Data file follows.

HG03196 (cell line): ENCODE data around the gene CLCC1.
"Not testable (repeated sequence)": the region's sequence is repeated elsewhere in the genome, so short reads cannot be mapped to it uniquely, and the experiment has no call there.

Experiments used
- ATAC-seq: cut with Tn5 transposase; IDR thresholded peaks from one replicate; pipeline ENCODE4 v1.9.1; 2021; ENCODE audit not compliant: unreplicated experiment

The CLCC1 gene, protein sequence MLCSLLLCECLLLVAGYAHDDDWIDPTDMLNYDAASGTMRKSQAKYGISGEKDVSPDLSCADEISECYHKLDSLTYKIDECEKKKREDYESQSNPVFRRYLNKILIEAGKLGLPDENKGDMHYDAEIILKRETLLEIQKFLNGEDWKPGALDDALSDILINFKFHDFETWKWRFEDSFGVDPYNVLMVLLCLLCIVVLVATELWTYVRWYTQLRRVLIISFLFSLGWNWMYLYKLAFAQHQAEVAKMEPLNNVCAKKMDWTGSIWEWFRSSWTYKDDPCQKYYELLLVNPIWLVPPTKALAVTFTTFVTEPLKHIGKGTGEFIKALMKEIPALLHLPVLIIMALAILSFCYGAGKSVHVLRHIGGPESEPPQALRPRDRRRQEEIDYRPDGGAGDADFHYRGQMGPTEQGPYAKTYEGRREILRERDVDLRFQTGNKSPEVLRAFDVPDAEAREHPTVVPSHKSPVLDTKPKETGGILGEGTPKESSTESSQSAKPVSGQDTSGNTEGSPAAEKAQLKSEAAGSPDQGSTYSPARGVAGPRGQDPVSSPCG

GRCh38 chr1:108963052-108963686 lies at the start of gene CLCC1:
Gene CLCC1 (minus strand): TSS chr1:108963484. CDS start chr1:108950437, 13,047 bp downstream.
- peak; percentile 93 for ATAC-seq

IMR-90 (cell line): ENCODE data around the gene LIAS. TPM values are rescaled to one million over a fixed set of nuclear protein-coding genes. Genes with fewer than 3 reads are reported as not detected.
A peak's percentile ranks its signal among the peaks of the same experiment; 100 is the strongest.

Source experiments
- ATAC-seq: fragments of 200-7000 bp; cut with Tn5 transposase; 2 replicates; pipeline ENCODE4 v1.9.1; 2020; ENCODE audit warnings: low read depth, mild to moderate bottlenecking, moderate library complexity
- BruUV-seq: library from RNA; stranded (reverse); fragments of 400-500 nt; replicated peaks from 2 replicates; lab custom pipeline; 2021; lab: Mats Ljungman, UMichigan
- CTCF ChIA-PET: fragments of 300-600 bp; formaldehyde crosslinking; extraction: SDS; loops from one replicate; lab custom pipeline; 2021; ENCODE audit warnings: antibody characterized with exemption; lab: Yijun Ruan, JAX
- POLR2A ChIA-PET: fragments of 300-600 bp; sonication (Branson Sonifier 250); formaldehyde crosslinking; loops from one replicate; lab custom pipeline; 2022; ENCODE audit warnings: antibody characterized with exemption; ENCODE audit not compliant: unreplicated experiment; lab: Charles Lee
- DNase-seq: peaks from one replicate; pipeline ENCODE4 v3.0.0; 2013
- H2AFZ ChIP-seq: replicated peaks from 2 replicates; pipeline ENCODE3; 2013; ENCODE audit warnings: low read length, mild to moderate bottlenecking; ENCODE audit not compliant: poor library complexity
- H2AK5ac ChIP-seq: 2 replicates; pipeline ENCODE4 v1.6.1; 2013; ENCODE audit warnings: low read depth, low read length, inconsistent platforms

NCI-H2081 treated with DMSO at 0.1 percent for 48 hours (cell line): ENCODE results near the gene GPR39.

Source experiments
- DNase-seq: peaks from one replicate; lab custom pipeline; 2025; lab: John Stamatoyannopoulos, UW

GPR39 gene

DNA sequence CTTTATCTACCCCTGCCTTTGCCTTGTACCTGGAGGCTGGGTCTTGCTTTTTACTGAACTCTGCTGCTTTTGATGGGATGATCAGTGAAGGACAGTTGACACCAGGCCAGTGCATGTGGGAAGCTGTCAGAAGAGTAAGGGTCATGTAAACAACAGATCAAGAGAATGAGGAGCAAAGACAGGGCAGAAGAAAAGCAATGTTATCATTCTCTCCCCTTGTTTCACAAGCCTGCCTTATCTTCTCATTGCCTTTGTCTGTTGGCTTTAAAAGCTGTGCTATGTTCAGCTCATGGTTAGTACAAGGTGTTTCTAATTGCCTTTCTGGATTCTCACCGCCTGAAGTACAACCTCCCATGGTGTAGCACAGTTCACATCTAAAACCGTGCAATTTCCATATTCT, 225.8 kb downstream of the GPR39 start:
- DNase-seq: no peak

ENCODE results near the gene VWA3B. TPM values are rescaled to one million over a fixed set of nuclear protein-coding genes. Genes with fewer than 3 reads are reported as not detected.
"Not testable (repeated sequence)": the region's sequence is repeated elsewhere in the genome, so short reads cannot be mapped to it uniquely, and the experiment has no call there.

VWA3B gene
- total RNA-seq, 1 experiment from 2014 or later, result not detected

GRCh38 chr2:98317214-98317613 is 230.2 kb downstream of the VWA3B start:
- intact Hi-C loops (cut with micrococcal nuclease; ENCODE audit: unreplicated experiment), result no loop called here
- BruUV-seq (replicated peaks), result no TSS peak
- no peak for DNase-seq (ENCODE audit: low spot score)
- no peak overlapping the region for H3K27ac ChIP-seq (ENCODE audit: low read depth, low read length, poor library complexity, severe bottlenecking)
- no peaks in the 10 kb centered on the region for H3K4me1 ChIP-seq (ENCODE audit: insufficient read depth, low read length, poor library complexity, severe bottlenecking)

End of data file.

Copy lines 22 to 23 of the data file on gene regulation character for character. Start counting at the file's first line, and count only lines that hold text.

GPR39 gene

DNA sequence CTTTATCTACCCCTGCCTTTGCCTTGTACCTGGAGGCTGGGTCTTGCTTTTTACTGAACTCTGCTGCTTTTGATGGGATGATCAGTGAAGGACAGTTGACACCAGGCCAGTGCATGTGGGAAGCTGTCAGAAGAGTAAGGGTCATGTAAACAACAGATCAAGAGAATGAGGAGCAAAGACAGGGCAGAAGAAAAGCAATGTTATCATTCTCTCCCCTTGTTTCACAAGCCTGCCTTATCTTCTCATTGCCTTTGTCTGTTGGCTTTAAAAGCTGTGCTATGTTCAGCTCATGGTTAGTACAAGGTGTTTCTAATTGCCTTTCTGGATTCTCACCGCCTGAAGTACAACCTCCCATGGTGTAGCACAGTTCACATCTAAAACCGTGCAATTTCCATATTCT, 225.8 kb downstream of the GPR39 start: